According to another aspect of the invention, the separation of guest traffic and host traffic is based on layer 2 protocol information, such as e.g. a MAC address. Separation based on hardware related information such as a MAC address can be most beneficial for security reasons.

The walled garden (controlled area) disclosed by the current invention comprises servers and/or databases. Said servers and/or databases perform authorization services and/or IP address assignment and/or administration services.

As an aspect of the invention, IP address assignment for guest traffic is performed by a server in the walled garden. As an example this can be realized using a DHCP server. According to the invention the administration of IP address assigned to guest traffic is performed by administration servers and databases in said walled garden. The IP address assigned to the guest traffic is a temporarily unique IP address. The temporarily unique IP address is assigned to specific guest traffic and related guest user for a time period, which is configured in the administration server and/or the IP address assignment server. The time period can vary from the session-time (i.e. the time the guest is logged on to shared internet access, which ends when the guest logs of) to a maximum limit (e.g. 12 hours or 3 days). This is most beneficial for post-event analysis, like e.g. after an event of internet abuse like e.g. fraud or illegal content transport.

The invention further discloses authorization of guest users by servers in the walled garden, via e.g. a welcome page or authorization page, to which guest traffic is redirected after IP address assignment. Only after successful authorization, guest traffic (and thereby the guest user) is allowed escape from the walled garden to the service provider platform and the internet. On the event of unsuccessful authorization, the related guest traffic is redirected to an error page on a server in the walled garden, which displays an error message and/or help information.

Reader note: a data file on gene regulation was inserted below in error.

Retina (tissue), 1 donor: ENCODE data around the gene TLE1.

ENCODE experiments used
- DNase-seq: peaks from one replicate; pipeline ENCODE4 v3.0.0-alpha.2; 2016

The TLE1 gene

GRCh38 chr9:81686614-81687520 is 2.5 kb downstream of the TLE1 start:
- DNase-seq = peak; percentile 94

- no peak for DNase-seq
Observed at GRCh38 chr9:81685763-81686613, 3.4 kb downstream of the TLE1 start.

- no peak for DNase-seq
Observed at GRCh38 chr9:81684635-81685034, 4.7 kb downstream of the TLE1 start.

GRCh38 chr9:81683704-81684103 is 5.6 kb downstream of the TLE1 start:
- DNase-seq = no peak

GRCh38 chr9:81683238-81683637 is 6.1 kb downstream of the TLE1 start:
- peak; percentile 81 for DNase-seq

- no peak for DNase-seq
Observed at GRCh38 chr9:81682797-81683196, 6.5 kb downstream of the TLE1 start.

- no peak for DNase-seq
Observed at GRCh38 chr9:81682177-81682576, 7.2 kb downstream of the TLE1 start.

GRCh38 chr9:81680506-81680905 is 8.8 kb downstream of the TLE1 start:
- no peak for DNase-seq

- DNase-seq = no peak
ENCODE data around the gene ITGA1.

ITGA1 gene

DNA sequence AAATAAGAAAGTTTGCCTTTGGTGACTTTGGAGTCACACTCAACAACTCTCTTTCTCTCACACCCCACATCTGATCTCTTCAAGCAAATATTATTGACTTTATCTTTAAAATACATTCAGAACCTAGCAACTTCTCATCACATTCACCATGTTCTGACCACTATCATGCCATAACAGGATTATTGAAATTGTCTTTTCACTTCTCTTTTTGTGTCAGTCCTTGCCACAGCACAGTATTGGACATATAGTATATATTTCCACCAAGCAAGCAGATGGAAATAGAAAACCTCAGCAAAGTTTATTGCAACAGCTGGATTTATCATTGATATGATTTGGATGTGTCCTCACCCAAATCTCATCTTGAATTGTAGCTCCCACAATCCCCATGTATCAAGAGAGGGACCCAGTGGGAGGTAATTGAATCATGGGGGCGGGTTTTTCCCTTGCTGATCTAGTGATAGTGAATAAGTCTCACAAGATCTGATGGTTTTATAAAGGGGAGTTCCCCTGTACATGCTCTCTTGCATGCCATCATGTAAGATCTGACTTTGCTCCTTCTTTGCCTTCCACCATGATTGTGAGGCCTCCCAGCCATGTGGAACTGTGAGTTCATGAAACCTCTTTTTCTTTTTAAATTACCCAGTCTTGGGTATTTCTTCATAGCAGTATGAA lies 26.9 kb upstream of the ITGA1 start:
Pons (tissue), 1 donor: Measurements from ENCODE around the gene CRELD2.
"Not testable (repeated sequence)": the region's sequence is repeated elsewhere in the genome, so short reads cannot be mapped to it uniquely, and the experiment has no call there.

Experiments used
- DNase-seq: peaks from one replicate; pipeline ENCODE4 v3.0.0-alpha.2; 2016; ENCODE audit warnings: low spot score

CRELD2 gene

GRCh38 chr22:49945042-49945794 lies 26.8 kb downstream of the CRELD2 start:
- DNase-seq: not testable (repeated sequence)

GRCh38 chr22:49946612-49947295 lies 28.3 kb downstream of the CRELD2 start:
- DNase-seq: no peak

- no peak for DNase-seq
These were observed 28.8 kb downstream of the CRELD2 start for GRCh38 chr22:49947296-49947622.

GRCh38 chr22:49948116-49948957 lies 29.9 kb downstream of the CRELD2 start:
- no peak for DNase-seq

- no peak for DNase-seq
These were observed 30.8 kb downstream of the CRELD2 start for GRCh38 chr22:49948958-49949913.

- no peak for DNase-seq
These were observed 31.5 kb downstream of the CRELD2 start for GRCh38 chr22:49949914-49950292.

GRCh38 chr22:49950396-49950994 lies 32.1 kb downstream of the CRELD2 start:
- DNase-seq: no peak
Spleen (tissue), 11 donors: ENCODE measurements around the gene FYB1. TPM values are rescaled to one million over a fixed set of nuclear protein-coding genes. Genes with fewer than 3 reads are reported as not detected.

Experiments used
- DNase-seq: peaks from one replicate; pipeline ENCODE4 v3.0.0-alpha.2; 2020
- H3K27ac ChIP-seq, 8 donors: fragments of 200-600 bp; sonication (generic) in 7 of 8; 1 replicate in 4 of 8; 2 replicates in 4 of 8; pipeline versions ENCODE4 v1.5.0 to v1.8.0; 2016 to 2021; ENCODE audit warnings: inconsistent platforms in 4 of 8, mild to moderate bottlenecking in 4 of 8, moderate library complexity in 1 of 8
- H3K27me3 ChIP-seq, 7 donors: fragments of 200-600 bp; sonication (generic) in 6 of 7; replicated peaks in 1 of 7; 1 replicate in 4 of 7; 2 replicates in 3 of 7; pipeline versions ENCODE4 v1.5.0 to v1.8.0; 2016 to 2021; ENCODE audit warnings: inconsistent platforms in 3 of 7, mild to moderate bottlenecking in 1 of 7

According to an aspect of the invention, login and session administration is maintained by servers in the walled garden. This login and session administration is related to the guest user such as assigned temporarily IP address, start-time and ending-time of guest sessions and other user details.

The invention further discloses a dynamic DNS registration on the event of successful authorization by the guest user. This is beneficial for a web server operated by the guest, which needs to be addressable from the internet by means of the guest user session.

Furthermore, the invention discloses a system in which IP numbers assigned to guest traffic are maintained separate from IP numbers assigned to host traffic. This separation enables a division in the administration servers and databases between more or less ‘trusted traffic’ from host users and ‘nomadic traffic’ related to guest users. The system enables separated handling of guest traffic, e.g. for purposes of security checks, administration, reporting and monitoring. The separated handling will be beneficial for applying more detailed and/or stringent measures to guest traffic for e.g. security reasons or lawful interception.

According to another aspect of the invention, a list of host users is maintained in the access point. The list contains identification information of host client devices that are allowed to access the access point as host user. Identification information can be hardware related, such as a MAC address or serial number. The identification information can also be protocol related, such as an IP address. The list can be managed at the access point by the access point owner/operator via a management interface, or remote via the communication network. The latter case, list management via the communication network, allows remote management of the host user list by either the access point owner/operator or a third party such as a hotspot service provider. This option allows host user access to the access point by other users then the access point owner/operator only, e.g. for all registered users of a hotspot service provider. In this case the identification information of client devices, which devices can also be provided by the hotspot service provider to the users, is entered remotely to the host user list at the access point. After remote entry these client devices will be detectable as host client devices by the access point, on basis of the updated host user list.

BRIEF DESCRIPTION OF THE DRAWINGS

The invention will be explained in greater detail by reference to exemplary embodiments shown in the drawings, in which:

FIG. 1 shows a system for shared Internet access according to the prior art.

FIG. 2 illustrates an exemplary embodiment of the invention.